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    Hello

    I came across this question:

    y = 10 - x
    y = 2x^2 + 4

    This is what I have done:

    10 - x = 2x^2 + 4 (10 + x)
    0 = 2x^2 + x - 6

    Use the formula and get
    x = 1.5
    x = -2

    I then plug these back into the equations to find Y

    10 - - 2 = 12
    2 x 1.5^2 + 4 = 8.5

    But I then also found that it works either way, i.e

    10 - 1.5 = 8.5
    2 x -2^2 + 4 = 12

    So my question is, how would I know how to pair them up properly.

    The markscheme says that you get an extra mark for 'pairing them correctly' and the correct pairs are

    10 and - 2
    1.5 and 12

    I'm probably missing something obvious as always but I wouldn't know how to 'correctly' pair them?

    Thanks
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    It means when you put one of the x values into any of the original equation you will get a corresponding y value. This is how you know which one pairs with the other one!
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    Thats what I did

    my X values are -2 and 1.5

    So when I put them back into the equation I get

    Y = 10 - - 2 = 12
    Y = 2 x 1.5^2 + 4 = 8.5

    But then I can put them the other way round and get

    Y = 10 - 1.5 = 8.5
    Y 2 x -2^2 + 4 = 12

    I am not given a Y value so I just don't know how I would know which way they go around? Its hard to explain
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    (Original post by Tinkletea)
    Thats what I did

    my X values are -2 and 1.5

    So when I put them back into the equation I get

    Y = 10 - - 2 = 12
    Y = 2 x 1.5^2 + 4 = 8.5

    But then I can put them the other way round and get

    Y = 10 - 1.5 = 8.5
    Y 2 x -2^2 + 4 = 12

    I am not given a Y value so I just don't know how I would know which way they go around? Its hard to explain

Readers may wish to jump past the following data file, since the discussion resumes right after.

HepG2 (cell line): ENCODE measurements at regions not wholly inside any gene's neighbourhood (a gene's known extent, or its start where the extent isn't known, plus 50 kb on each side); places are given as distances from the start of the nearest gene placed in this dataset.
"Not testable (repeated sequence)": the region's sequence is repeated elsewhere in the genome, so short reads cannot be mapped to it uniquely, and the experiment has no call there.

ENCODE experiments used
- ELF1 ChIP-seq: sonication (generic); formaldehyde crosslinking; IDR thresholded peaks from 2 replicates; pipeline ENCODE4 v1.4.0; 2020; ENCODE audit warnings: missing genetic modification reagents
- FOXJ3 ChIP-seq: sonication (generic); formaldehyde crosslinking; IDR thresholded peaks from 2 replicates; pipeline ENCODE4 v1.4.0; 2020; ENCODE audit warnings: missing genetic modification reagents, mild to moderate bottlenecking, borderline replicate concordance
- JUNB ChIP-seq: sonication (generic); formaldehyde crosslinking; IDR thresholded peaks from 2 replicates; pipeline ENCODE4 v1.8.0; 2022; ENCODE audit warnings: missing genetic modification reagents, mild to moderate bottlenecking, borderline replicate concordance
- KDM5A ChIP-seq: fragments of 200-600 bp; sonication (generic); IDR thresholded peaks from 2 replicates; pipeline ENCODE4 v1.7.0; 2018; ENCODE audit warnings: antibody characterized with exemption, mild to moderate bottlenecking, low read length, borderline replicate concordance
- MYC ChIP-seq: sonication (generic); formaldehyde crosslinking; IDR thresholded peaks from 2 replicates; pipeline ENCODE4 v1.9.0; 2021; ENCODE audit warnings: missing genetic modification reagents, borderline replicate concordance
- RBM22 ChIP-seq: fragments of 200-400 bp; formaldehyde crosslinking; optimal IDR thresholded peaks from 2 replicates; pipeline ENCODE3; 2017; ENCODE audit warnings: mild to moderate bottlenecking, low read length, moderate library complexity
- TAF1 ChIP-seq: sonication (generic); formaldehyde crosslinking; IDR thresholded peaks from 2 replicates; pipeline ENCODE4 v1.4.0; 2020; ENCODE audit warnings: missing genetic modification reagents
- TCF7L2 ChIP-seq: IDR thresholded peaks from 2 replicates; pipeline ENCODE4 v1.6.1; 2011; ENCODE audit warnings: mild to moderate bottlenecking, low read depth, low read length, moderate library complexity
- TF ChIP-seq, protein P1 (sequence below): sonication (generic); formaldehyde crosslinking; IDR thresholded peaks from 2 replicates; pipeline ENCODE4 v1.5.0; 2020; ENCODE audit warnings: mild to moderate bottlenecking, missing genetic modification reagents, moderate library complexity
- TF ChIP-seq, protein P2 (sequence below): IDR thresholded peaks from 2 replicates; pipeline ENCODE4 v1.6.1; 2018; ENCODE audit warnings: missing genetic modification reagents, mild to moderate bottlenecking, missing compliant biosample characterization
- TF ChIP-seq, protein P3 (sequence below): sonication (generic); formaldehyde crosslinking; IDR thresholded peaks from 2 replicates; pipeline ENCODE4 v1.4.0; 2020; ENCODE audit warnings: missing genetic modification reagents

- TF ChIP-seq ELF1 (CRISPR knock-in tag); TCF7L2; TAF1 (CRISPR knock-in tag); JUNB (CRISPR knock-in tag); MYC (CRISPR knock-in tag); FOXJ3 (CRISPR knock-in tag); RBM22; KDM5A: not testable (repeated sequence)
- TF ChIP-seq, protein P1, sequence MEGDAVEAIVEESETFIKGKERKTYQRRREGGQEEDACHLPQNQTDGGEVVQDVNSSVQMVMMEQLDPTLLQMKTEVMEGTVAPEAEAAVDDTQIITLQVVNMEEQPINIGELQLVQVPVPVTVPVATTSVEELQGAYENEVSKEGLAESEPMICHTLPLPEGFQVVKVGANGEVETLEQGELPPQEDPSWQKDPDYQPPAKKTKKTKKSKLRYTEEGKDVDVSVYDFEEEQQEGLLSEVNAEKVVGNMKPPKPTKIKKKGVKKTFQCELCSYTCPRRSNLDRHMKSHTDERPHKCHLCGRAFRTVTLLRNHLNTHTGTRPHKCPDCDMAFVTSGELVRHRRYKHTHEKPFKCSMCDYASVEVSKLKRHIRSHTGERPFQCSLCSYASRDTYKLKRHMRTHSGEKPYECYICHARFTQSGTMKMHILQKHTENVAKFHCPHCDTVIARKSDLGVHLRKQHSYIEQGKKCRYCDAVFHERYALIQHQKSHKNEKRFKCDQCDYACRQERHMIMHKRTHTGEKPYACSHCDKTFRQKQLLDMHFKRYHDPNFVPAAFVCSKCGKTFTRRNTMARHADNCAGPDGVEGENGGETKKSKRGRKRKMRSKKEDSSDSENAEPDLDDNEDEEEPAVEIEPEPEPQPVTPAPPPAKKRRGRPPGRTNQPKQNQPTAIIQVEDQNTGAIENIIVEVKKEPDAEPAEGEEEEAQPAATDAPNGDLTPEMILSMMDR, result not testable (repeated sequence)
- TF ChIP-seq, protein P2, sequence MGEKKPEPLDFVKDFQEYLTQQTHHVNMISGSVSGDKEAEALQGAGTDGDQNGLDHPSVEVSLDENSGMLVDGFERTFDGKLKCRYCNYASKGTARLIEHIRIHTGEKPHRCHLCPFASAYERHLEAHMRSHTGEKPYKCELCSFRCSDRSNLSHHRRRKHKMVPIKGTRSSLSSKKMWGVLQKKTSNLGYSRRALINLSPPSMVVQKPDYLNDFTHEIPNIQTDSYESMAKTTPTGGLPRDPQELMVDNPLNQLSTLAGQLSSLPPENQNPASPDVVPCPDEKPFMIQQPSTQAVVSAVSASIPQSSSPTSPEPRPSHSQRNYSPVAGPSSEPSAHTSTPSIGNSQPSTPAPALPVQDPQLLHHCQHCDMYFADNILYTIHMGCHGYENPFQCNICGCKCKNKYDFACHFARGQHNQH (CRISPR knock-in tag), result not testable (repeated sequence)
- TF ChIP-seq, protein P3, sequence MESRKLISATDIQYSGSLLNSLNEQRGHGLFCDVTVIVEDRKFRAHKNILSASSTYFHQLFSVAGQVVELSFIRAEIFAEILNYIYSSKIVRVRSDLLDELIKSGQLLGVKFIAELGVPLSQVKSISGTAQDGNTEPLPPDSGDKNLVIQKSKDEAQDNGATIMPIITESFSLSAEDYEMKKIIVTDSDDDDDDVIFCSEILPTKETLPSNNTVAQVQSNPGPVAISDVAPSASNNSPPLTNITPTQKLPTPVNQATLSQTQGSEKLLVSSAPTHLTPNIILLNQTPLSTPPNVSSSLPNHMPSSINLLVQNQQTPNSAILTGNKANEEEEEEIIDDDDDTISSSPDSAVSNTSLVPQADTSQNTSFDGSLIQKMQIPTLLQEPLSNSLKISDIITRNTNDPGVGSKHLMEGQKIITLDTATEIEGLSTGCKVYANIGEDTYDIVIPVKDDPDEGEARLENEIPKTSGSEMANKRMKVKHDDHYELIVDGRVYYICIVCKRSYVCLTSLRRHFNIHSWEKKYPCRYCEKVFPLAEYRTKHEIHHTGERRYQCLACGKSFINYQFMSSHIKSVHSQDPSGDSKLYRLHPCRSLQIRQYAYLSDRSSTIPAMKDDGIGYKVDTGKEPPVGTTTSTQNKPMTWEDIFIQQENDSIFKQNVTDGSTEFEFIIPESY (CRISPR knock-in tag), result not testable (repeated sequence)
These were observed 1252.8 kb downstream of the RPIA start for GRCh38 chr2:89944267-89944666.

You're confusing yourself!

    The simpler of the 2 equations you start with is y = 10 - x. So once you've found your 2 possible x values, put them into this equation in turn to get the corresponding y value
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    STOP
    Same symbol Take away Opposite symbol Plus this is what i remember from IGCSE dunno if it will help althou its quite cute
    • Thread Starter
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    I'm not making myself clear, sorry. My question is yes I have two x values 1.5 and -2. You say to put them into the equation, but I have two X values, how would i know which one would go into the first bit of the equation (10 - x) and which one goes into the second part (2x^2 + 4), so would I do (10 - - 2) or (10 - 1.5) ???

    I'm obviously missing something simple but I just dont know which one I need to put into the first part (10 - x) since I am not told what Y is. Its not like it says 12 = 10 - x for example, it just says Y = 10 - x

    Thanks
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    (Original post by Tinkletea)
    I'm not making myself clear, sorry. My question is yes I have two x values 1.5 and -2. You say to put them into the equation, but I have two X values, how would i know which one would go into the first bit of the equation (10 - x) and which one goes into the second part (2x^2 + 4), so would I do (10 - - 2) or (10 - 1.5) ???

    I'm obviously missing something simple but I just dont know which one I need to put into the first part (10 - x) since I am not told what Y is. Its not like it says 12 = 10 - x for example, it just says Y = 10 - x

    Thanks

    You do not put one x value in one equation and the other in the other

    You choose an equation

    So
    x=-2
    y=10--2 = 12

    So one pair is x=-2, y=12

    And
    x=1.5
    y=10-1.5 = 8.5

    So the other pair is x=1.5, y=8.5




    Note, I chose to use y=10-x to get both

    I could have used y=2x^2 + 4 for both if I had wanted to



    Note, you are told what y is y is 10-x

    Or, alternatively y is 2x^2+4
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    Ah I get it now, thanks!
 
 
 
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